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Electromyography (EMG)

Electromyography, or EMG, involves testing the electrical activity of nerves and muscles.  We use this term to include both the needle test and the nerve conduction test.  The EMG or needle test involves testing the electrical activity of the muscles.  The nerve conduction study measures the electrical conduction of the nerves and aids and the diagnosis of peripheral nerve disorders.

Nerves work like electrical wires and carry electrical information to and from the brain.  Stimulation of the nerves in the nerve conduction test will cause the muscles to contract.  Measurement of these impulses will allow us to determine whether there is a problem with the nerves and muscles being tested.  The needle test or EMG directly measures the electrical activity of the muscles.  This reflects both the health of the muscles being tested and the nerves that are attached to those muscles.

EMG and nerve conduction studies may aid with the diagnosis of:

·        Nerve compression or injury (such as carpal tunnel syndrome)

·        Nerve root injury (such as radiculopathy, ie: pinched nerve or back,

·        Diabetic & other peripheral neuropathies.

·        Other problems of the muscles or nerves. 

·        Uncommon conditions including amyotrophic lateral sclerosis, myasthenia gravis, and muscular dystrophy.

EMG Preparation

·        Do not use body lotion or powder on the day of the test.    
Take a bath or shower to remove all oil from your skin.

·        On the day of the appointment please bring a list of any medications you are taking.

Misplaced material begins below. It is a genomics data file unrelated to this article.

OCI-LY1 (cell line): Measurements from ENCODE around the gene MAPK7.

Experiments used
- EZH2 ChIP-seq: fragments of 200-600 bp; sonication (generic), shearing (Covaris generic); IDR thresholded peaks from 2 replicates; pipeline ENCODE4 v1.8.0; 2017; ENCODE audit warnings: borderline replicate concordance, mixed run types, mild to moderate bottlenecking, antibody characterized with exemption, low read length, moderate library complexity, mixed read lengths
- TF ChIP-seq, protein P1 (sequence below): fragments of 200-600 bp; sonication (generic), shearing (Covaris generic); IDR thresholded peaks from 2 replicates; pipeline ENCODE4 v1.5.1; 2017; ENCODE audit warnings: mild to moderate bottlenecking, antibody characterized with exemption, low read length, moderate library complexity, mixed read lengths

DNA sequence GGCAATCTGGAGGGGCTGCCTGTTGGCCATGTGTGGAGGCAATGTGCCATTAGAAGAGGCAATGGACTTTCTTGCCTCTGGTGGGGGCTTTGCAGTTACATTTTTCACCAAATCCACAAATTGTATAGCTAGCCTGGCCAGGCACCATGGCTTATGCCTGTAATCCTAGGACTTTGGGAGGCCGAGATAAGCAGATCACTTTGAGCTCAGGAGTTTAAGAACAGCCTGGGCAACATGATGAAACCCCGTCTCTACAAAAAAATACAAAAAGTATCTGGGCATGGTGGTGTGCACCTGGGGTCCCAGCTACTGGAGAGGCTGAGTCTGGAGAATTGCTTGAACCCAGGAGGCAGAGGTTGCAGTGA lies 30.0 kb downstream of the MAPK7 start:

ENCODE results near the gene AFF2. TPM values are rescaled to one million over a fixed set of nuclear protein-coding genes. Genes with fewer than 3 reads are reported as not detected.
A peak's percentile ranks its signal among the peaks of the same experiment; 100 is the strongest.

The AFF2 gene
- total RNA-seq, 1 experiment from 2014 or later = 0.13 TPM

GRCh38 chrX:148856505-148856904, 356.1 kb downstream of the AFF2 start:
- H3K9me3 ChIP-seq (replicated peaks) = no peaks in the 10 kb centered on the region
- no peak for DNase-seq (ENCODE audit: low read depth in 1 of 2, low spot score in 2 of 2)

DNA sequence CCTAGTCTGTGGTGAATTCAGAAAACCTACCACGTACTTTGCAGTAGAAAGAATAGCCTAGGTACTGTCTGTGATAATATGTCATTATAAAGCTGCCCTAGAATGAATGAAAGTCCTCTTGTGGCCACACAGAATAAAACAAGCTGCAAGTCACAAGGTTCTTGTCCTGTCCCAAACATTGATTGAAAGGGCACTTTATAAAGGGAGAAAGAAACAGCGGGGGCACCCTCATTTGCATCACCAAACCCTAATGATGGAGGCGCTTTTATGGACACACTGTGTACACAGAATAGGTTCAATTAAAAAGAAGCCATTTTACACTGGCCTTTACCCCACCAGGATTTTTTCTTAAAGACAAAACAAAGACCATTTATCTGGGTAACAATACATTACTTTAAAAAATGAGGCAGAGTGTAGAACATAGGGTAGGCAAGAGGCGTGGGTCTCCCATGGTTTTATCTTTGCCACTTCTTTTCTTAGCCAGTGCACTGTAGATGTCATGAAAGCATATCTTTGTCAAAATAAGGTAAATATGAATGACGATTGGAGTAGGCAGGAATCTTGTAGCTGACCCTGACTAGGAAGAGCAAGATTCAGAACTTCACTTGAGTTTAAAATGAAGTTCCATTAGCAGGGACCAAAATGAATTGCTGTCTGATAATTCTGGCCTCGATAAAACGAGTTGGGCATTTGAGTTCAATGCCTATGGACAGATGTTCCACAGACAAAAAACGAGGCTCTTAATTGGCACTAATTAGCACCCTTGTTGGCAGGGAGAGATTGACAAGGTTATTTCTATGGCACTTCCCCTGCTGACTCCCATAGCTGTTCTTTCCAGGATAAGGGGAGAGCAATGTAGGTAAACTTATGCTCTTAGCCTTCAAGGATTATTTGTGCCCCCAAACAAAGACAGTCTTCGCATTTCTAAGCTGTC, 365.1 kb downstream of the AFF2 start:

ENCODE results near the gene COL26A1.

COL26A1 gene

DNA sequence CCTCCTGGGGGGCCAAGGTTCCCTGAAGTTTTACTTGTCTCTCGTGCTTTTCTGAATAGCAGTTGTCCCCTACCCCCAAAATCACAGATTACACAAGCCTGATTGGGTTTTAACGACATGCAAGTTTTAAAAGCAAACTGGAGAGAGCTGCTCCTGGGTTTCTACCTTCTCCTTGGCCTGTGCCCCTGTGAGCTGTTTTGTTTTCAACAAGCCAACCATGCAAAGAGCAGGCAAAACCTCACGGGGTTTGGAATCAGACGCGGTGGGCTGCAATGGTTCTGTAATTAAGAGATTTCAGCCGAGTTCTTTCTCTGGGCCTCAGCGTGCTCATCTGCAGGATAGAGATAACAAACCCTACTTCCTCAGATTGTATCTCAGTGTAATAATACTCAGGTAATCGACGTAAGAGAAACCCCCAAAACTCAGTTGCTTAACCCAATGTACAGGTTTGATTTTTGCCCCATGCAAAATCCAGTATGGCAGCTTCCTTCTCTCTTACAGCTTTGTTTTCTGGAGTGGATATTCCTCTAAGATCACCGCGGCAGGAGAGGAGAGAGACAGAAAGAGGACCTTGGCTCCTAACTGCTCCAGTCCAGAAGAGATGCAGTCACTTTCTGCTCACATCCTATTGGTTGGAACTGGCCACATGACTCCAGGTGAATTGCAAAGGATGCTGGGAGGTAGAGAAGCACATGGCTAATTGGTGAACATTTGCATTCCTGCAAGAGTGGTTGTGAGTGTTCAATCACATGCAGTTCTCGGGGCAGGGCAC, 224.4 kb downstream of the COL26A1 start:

·        Tell Dr. Dwyer or Leschek if you are taking aspirin, blood thinners (like Coumadin,) or have a pacemaker, or have hemophilia.  There is no danger to your heart.

·        If you have myasthenia gravis, please call 24-48 hours prior to your appointment and ask if you should take any medications before your EMG test.


·        With nerve conduction studies, small electrodes will be applied to your skin or placed around your fingers.  You will experience a mild electrical shock, which may be a bit unpleasant.  Most people find it only slightly annoying.

·        During the EMG needle test, small pins or needles are inserted into muscles.  You will be asked to contract your muscles by moving a small amount during the testing.  Not everyone requires this part of the test.

·        All tests are administered and interpreted by Dr. Leschek or Dwyer.  The procedure will be explained in detail prior to testing of muscle activity. 

·        Testing will take 30-60 minutes.

After the Procedure

Dr. Leschek or Dwyer will share the results with you and answer any questions you may have.  They will immediately share the results with your referring physician with whom you will be referred back to for any future work up or treatment as indicated.

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